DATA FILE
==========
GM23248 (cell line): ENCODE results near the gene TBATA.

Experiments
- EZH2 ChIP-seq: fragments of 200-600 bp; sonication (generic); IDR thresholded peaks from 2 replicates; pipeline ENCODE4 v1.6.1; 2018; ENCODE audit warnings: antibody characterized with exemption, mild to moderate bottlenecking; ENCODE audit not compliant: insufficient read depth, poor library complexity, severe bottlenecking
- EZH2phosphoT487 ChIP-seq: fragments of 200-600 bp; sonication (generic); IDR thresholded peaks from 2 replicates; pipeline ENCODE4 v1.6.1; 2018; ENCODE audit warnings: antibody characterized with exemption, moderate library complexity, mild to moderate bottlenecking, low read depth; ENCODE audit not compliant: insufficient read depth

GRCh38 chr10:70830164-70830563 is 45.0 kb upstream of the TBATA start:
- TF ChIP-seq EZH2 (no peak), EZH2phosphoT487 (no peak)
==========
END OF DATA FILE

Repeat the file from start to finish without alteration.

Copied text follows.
GM23248 (cell line): ENCODE results near the gene TBATA.

Experiments
- EZH2 ChIP-seq: fragments of 200-600 bp; sonication (generic); IDR thresholded peaks from 2 replicates; pipeline ENCODE4 v1.6.1; 2018; ENCODE audit warnings: antibody characterized with exemption, mild to moderate bottlenecking; ENCODE audit not compliant: insufficient read depth, poor library complexity, severe bottlenecking
- EZH2phosphoT487 ChIP-seq: fragments of 200-600 bp; sonication (generic); IDR thresholded peaks from 2 replicates; pipeline ENCODE4 v1.6.1; 2018; ENCODE audit warnings: antibody characterized with exemption, moderate library complexity, mild to moderate bottlenecking, low read depth; ENCODE audit not compliant: insufficient read depth

GRCh38 chr10:70830164-70830563 is 45.0 kb upstream of the TBATA start:
- TF ChIP-seq EZH2 (no peak), EZH2phosphoT487 (no peak)